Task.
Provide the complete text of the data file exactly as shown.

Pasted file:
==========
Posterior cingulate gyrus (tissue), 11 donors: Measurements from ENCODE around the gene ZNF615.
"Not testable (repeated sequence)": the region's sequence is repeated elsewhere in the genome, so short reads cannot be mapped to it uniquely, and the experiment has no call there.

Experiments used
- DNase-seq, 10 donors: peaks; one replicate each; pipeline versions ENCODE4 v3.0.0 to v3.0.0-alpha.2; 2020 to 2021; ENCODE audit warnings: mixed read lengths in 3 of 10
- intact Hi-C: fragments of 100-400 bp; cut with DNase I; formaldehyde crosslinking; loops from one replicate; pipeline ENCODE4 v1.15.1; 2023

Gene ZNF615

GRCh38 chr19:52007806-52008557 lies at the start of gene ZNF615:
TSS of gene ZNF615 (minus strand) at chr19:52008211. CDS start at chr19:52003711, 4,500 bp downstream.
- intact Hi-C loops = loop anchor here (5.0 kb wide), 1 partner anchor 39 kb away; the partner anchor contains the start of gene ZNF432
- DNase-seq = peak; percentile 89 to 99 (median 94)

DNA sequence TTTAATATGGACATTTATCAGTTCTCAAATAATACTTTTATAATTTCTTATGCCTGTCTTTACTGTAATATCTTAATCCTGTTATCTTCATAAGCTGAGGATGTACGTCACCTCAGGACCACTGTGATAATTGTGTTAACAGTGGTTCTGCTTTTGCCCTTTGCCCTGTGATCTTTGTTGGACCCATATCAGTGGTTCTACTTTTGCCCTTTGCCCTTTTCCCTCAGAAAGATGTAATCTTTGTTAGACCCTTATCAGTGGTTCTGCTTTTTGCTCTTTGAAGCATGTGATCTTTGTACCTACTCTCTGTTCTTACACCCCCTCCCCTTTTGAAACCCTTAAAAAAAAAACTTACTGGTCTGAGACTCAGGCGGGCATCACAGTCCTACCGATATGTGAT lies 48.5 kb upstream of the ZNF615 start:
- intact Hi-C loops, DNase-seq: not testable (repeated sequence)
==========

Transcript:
Posterior cingulate gyrus (tissue), 11 donors: Measurements from ENCODE around the gene ZNF615.
"Not testable (repeated sequence)": the region's sequence is repeated elsewhere in the genome, so short reads cannot be mapped to it uniquely, and the experiment has no call there.

Experiments used
- DNase-seq, 10 donors: peaks; one replicate each; pipeline versions ENCODE4 v3.0.0 to v3.0.0-alpha.2; 2020 to 2021; ENCODE audit warnings: mixed read lengths in 3 of 10
- intact Hi-C: fragments of 100-400 bp; cut with DNase I; formaldehyde crosslinking; loops from one replicate; pipeline ENCODE4 v1.15.1; 2023

Gene ZNF615

GRCh38 chr19:52007806-52008557 lies at the start of gene ZNF615:
TSS of gene ZNF615 (minus strand) at chr19:52008211. CDS start at chr19:52003711, 4,500 bp downstream.
- intact Hi-C loops = loop anchor here (5.0 kb wide), 1 partner anchor 39 kb away; the partner anchor contains the start of gene ZNF432
- DNase-seq = peak; percentile 89 to 99 (median 94)

DNA sequence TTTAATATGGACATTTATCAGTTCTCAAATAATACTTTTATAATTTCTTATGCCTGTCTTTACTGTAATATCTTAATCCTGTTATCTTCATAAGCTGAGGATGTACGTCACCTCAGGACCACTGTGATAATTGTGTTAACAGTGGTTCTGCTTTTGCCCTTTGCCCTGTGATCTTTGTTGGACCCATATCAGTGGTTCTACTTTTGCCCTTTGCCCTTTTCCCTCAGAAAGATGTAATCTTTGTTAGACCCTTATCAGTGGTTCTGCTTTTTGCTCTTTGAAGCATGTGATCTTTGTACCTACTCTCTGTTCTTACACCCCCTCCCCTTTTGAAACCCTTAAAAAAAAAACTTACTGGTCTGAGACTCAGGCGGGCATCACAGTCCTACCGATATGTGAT lies 48.5 kb upstream of the ZNF615 start:
- intact Hi-C loops, DNase-seq: not testable (repeated sequence)